The currency in India is the Indian Rupee (INR). Prices are written Rs then the number, eg. Rs100 equals 100 rupees. They are specified Indian rupees because other countries, eg. Nepal, also use their own rupees.
Travel Money Tips #1: Black Market
Don’t do it! If you are staying in a ‘touristy’ area, you will probably be approached by people whispering ‘Change Money’ or ‘US Dollar’ or something similar. They are inviting you to change money on the black market. Don’t even think about it. It’s illegal and frankly, not worth the risk. In any case, you probably have an awesome exchange rate with India anyway (I really like multiplying my money rather than dividing it 🙂
When travelling between countries, small plastic cases are very handy for keeping notes and coins of different currencies separate. You can just keep the ones you’re not using in your bag.
Travel Money Tips #2: Banks
Banks can suck a lot of time, so the easiest way to get Indian Rupees is this: Convert your first lot at the airport money changer (don’t bother about trying for ATMs as they’re pretty rare or non-existent, even at the major airports). Now that ATMs are available fairly easily in most of the big cities, this is the easiest way to get more cash. If you have to, use a bank, but be prepared to wait a while. (The biggest thing that the English left behind when they left India was a deep and abiding passion for bureaucracy.)
Travel Money Tips #3: Receipts
Keep your receipts from ATMs and currency conversions, whether at the airport or at banks. Though you may not be called upon to show them, they prove that you sourced the currency through legal channels, rather than the black market, so it’s best to keep them.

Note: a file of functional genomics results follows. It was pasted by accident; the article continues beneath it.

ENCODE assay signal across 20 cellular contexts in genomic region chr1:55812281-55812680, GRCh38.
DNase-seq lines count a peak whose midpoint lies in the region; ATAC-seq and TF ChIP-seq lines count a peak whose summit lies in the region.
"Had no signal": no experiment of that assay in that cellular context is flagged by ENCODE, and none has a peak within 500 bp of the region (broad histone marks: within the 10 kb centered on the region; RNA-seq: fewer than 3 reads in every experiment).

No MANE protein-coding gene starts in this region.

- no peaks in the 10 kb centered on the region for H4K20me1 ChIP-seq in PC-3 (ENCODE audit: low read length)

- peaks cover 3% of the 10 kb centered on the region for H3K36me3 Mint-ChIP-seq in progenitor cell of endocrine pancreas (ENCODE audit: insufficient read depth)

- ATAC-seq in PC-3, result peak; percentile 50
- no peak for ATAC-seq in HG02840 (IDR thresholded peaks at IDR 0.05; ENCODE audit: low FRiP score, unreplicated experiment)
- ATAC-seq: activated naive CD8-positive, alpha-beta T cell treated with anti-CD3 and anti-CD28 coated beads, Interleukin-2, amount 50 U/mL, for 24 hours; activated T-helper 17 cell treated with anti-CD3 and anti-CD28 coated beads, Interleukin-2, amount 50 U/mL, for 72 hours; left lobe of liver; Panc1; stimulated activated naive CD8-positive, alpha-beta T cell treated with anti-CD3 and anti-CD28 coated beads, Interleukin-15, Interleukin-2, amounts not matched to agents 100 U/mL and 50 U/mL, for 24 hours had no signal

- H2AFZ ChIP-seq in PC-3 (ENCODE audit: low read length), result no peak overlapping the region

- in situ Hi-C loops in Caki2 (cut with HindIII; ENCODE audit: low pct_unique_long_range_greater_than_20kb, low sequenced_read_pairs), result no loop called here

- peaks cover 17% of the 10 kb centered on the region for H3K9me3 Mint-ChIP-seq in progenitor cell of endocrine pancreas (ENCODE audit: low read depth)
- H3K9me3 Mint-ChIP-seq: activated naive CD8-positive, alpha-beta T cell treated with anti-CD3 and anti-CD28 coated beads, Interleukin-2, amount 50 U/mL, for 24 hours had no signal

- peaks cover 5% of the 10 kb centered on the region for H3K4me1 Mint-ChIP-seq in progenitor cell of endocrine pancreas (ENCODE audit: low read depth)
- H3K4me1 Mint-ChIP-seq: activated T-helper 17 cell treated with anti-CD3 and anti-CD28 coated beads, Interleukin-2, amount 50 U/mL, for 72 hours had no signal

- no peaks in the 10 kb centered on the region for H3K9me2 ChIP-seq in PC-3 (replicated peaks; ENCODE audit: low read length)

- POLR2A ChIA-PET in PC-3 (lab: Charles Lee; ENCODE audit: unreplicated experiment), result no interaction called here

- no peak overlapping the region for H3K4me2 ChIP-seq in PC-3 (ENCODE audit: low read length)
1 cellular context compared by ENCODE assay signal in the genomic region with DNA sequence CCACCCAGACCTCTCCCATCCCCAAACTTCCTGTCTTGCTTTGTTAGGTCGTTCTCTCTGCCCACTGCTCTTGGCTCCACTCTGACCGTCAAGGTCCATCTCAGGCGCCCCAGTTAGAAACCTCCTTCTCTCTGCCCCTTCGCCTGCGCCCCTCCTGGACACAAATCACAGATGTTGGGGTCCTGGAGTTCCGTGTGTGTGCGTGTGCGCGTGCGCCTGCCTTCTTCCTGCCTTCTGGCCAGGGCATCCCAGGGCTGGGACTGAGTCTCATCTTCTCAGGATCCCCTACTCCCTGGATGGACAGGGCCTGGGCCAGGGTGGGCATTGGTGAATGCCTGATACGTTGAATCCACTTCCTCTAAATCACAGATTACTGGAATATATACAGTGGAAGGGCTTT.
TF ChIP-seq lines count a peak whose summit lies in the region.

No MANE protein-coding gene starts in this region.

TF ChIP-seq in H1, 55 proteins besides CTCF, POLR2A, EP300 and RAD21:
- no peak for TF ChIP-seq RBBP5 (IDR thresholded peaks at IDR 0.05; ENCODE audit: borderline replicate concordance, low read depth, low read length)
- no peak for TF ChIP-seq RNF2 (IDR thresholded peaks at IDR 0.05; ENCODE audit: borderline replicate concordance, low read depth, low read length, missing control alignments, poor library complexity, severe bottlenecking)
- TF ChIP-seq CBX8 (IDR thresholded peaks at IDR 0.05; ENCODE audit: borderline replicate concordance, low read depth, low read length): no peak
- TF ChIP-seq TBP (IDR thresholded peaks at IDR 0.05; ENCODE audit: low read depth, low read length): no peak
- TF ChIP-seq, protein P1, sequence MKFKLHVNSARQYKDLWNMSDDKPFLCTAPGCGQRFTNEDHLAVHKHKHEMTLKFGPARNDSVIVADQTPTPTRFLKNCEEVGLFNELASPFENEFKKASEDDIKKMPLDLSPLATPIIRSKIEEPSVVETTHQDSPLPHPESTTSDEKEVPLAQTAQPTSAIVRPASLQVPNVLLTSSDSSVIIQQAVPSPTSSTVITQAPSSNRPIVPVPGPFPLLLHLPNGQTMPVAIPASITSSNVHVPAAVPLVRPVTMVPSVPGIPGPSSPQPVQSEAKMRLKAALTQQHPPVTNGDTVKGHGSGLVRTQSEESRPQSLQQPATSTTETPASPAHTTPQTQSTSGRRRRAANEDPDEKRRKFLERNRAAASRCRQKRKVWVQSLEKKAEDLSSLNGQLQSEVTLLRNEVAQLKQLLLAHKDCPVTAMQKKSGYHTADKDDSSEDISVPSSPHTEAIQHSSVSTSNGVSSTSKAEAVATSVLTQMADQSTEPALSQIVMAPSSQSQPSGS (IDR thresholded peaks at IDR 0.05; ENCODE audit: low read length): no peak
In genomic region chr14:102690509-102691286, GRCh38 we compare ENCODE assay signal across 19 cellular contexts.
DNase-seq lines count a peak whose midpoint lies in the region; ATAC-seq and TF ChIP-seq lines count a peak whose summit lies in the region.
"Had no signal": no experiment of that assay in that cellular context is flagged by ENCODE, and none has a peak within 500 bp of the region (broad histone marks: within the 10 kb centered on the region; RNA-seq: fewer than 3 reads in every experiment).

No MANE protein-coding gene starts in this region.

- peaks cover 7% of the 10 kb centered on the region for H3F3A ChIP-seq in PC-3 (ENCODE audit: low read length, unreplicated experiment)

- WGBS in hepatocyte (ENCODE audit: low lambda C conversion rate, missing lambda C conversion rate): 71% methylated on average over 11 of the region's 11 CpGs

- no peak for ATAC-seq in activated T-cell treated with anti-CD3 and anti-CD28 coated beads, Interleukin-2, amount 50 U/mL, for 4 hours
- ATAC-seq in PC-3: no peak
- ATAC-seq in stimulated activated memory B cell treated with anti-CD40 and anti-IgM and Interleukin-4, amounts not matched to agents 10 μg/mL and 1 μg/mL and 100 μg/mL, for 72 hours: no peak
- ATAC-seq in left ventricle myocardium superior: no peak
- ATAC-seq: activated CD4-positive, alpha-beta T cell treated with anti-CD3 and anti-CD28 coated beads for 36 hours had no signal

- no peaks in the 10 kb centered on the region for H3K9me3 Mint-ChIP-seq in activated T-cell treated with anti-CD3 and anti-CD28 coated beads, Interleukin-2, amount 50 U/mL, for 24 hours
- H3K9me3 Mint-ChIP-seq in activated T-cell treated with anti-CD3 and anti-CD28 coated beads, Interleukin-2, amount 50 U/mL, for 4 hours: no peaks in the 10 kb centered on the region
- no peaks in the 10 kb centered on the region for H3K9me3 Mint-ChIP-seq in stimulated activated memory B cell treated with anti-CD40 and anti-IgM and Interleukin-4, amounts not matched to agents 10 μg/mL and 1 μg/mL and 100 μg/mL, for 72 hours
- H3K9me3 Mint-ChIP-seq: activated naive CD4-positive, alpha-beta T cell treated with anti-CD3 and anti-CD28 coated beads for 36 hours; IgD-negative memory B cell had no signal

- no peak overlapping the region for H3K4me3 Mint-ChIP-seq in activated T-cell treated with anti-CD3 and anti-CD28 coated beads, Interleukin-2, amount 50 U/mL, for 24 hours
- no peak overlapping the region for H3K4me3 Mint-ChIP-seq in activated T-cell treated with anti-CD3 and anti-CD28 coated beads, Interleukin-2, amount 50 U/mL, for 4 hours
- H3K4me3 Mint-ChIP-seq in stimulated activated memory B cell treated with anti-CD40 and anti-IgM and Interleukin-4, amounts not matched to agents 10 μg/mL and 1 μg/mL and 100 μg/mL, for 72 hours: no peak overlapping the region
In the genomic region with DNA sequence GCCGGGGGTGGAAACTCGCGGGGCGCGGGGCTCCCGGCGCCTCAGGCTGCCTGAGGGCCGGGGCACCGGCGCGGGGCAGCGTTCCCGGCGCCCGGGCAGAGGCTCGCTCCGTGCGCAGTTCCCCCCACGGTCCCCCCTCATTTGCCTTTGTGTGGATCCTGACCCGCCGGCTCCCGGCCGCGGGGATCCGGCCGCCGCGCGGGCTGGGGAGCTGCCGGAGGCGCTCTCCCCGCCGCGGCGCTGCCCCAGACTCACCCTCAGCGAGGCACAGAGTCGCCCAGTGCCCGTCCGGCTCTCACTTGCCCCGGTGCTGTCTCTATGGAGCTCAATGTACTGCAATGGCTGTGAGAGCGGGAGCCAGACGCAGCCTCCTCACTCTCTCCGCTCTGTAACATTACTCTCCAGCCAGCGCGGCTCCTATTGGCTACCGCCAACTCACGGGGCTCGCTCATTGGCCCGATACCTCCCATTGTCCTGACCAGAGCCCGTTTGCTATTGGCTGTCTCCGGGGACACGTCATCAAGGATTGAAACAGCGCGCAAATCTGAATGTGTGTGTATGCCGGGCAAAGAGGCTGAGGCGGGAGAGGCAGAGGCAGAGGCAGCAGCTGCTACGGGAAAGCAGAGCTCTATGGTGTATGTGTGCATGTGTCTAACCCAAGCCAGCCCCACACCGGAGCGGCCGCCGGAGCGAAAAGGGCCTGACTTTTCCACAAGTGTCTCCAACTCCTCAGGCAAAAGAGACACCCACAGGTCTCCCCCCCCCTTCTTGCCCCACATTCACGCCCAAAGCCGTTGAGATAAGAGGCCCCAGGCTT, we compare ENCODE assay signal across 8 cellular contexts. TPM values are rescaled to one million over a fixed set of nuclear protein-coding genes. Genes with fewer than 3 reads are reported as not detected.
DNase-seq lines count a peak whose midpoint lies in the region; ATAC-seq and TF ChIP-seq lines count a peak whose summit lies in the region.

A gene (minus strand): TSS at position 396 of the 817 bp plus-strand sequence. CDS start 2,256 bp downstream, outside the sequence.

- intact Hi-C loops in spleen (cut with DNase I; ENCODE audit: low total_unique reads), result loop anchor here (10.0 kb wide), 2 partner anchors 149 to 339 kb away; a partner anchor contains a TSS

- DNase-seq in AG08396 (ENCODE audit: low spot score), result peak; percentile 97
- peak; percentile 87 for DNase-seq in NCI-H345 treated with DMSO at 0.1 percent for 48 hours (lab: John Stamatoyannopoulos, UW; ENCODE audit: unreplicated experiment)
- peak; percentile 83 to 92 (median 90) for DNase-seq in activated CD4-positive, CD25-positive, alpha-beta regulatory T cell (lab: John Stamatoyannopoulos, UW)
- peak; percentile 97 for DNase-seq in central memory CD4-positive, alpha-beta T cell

Travel Money Tips #4: Travelers Checks vs Credit Cards
I used to use travelers checks when I first started going to India 20 years or so ago, but I don’t feel that they’re really needed anymore. I usually keep USD50-100 with my passport in a money belt, and take a few hundred to change at the airport. After that, I usually rely on ATMs. I would usually take at least 2 cards though, so you can keep them separately, in case of pickpockets. (I would have to say though, not to rely on the ATMs in Kathmandu, Nepal. When I was living there in 2002, there were only 3 ATMs in the city and they would regularly run out of notes—not good! I haven’t had it happen in India, though, and every time I go back there are more and more ATMs around.)
Travel Money Tips #5: Currency Declaration
I’m not sure why you would, but if you were to bring in more than USD 5,000 (or equivalent in foreign currency and travelers checks, you will need to fill out a Currency Declaration form. You are allowed to bring in as much as you wish, as long as you declare it. I would certainly not recommend bringing large amounts of cash, as you may a) find it too bulky to carry discreetly when converted to rupees and b) may find yourself parted from it by a masterful thief or scam artist.